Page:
Sunday, August 31, 2008

Fire Fire Fire

When I got here, the air quality was bad. Observe:

That's El Obelisco in the background. See it? It's right...there. People were walking around with masks on, shirts over their face, etc. During this period, I would wake up in the morning and think that my apartment was on fire.

Impressive, no? At the time, people were speculating that it was part of the Campos' (farmers) strike. I also recently read it was part of some volcano or something. So I don't really know why it was so bad. But it was quite bad.

I kept thinking to myself, "Buenos Aires. Yeeeeeeeeeeeaaaaaaaaaahhhhhhhhh. I guess that's not meant too literally." But no, there are indeed plenty of blue skies here, even in this seemingly eternal winter. I'm tired of 60 degree weather!

These pictures were saved a long time ago, and I don't remember where from. Fortunately they both appear to have identifiers on them, so I'm going to assume I slip through on fair use.

Friday, August 29, 2008

Picture dump

This is some greenspace in Chacaritas. Chris, this was near y'all's place... it's the park on Cordoba.

I'm standing at a Shell (you can see upper right) on Cordoba Ave, and for some reason I liked the look of this intersection. Girls want boyfriends that have skills. I do not have photography skills.

I don't know if you can see how many people are packed into that subway car, but this isn't even peak time. This picture is only like the Diet Coke of semi-packed.

Apparently that flash don't work so well inside subway stations.

This is inside the Scalabrini Ortiz subte station. I'll take some other pictures, but these little newstands are everywhere in Buenos Aires. Every block or two, sometimes more. [Edit: This probably isn't the case in the poorer barrios, or in the suburbs. In fact, I can't recally seeing many in the suburbs.] They basically have every publication known to man in there, as far as I can tell. The selection is impressive. Plus the big Guia-T, which i still need to buy. [The Guia-T is the map for the colectivos, which is BsAs very impressive bus system.]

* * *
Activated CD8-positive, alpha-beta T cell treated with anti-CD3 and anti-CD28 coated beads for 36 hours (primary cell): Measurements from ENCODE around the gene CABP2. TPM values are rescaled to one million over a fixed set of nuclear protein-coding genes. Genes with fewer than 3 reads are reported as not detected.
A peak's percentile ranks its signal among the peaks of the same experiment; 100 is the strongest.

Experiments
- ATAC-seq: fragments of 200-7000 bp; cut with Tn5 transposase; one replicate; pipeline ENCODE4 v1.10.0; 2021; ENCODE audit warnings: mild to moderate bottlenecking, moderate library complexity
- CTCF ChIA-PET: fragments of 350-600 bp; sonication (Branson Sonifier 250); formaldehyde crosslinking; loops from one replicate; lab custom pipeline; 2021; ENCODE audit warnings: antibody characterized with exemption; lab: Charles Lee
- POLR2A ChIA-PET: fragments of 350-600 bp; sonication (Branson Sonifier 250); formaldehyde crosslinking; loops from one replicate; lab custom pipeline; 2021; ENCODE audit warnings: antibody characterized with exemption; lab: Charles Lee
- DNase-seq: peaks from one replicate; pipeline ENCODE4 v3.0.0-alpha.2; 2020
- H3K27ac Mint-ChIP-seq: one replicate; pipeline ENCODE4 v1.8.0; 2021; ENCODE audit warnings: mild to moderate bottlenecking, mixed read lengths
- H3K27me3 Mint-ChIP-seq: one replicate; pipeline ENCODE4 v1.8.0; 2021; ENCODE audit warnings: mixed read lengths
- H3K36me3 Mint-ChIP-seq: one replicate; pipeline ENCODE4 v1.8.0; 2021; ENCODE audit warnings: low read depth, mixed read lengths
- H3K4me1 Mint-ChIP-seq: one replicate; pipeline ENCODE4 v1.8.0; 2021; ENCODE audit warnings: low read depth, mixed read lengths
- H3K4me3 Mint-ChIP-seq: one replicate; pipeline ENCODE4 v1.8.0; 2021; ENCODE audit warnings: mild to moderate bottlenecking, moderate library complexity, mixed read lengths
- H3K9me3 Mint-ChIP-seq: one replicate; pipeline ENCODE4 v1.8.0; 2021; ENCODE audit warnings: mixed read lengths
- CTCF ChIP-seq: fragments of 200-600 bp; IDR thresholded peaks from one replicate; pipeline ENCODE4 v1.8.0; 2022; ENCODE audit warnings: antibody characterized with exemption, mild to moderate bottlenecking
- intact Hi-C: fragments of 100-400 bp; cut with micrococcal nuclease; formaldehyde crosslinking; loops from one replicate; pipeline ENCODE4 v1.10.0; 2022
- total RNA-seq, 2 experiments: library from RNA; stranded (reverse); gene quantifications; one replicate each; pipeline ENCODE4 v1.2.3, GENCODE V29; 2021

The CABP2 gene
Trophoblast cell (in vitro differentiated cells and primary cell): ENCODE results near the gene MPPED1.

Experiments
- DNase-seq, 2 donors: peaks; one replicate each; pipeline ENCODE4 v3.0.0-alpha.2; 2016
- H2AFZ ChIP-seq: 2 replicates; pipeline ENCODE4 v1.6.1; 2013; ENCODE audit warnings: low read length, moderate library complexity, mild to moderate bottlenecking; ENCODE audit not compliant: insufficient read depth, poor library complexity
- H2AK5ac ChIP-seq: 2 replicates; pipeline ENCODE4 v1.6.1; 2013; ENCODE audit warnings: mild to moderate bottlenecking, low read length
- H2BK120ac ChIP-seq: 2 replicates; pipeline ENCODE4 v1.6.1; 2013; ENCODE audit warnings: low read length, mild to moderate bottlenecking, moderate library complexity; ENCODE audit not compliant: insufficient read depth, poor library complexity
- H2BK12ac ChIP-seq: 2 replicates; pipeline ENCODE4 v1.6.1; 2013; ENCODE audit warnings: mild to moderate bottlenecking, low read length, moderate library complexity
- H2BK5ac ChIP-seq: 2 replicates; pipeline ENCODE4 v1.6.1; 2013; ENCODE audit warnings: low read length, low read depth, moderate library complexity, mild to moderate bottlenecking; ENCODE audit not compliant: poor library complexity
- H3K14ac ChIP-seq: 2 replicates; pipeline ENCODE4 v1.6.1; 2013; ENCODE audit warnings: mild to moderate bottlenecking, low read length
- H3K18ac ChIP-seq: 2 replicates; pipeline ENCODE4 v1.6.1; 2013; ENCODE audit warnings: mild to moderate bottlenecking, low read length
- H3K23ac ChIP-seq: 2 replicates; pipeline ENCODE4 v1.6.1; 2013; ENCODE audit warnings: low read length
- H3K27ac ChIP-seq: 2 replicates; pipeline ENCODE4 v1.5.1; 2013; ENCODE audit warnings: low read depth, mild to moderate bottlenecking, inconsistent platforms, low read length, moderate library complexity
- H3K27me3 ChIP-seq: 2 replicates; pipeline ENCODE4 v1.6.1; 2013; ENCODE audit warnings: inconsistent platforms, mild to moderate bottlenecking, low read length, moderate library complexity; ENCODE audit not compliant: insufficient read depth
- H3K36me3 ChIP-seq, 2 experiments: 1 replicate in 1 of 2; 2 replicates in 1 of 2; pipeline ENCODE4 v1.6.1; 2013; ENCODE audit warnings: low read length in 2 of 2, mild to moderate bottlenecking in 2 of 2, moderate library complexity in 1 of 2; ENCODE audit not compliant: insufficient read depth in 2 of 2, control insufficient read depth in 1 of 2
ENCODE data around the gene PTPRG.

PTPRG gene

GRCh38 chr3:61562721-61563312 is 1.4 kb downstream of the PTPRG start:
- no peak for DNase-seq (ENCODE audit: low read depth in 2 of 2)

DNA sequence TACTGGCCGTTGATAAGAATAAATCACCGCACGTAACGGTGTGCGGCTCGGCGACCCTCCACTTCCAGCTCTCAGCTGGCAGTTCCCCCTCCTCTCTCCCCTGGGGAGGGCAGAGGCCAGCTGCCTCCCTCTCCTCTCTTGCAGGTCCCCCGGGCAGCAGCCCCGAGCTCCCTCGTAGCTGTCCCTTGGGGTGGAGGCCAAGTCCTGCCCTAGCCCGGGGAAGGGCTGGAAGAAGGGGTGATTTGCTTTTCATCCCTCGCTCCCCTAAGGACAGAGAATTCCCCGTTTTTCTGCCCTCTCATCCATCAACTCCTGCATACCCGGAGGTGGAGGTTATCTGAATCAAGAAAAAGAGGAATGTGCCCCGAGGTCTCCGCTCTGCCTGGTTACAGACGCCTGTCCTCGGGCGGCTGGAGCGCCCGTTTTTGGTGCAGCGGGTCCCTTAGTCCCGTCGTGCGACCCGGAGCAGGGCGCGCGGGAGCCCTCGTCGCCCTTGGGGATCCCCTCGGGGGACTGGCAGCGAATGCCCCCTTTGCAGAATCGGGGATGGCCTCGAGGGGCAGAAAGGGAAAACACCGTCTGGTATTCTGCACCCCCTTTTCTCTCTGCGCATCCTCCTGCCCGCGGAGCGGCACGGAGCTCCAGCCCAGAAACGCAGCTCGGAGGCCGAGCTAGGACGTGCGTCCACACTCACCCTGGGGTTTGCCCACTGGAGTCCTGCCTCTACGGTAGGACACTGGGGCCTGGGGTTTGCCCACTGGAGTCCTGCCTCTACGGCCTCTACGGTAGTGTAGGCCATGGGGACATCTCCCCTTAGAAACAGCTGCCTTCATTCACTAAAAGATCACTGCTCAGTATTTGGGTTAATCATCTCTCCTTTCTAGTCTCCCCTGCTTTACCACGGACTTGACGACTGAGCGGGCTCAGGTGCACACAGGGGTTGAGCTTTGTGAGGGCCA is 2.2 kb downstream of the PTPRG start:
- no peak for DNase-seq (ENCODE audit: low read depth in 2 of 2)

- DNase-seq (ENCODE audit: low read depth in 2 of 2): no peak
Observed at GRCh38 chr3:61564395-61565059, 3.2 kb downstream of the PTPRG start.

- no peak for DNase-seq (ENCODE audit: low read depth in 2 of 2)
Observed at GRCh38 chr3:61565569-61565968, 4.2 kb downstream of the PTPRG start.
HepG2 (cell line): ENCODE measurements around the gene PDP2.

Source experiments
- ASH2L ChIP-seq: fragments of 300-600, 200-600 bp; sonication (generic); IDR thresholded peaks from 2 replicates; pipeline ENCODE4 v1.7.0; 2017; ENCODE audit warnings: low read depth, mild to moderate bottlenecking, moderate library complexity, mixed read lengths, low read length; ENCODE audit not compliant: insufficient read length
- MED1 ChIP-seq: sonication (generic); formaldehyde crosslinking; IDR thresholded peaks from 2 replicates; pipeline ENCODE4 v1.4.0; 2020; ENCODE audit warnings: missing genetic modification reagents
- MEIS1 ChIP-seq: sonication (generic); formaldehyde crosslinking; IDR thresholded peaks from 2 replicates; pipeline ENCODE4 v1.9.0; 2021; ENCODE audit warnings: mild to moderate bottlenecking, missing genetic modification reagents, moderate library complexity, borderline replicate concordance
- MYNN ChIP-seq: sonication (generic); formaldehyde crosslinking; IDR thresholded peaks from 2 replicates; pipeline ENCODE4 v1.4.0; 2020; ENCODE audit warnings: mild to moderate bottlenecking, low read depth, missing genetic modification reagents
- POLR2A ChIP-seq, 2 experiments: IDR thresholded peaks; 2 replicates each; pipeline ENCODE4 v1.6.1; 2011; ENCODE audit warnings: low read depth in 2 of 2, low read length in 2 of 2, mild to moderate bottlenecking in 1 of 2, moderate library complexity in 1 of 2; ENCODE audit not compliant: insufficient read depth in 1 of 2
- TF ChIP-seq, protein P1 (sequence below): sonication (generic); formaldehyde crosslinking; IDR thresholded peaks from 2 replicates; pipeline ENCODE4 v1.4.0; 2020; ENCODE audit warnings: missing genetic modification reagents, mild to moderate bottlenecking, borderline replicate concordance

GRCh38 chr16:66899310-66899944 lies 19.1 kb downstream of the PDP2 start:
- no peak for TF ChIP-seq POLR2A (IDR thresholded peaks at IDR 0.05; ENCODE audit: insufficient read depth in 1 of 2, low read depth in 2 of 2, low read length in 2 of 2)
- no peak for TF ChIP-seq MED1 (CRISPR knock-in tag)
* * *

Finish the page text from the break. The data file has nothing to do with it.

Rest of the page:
So, I ordered a brownie and it came out with a tiny little spoon, which is why we took a picture of me eating a brownie with a spoon. Portenos apparently hate to ever touch their food. A friend tells me that he only touches his food when he's eating empanadas in his house. Otherwise, it's knife and fork. Personally, I refuse to use knife and fork on pizza, even though pizza here is ridiculous and basically requires knife and fork.

A few blocks from me, there is this little place that apparently rents Santa gnomes for parties. I don't really get it, but hey... I took 2 pictures to make sure that you could see the blue one. Who wants a blue Santa lawn gnome? And who uses a lawn gnome without a yard, since not too many people have lawns in Capital.

I guess this is like a mini firestation. When the door is down, I would never know that it is a fire station. This is in Hollywood.


For those of you with Wii experience, what games do I need to buy for the Wii?

I don't really care about the Wii so much, I'm mostly just buying it to have friends over here, as the Wii is pretty rare.

Monday, August 25, 2008

Where I live now

Emily always tells me I need more pictures, so I took some late this afternoon of my new place. Since I've been living here almost 2 months, I guess it's not so new.

This is where I spend most of my time, and where I am right now. Note that desktop, courtesy of Mr. Fuqua. Also note those champagne flutes for 2. What what?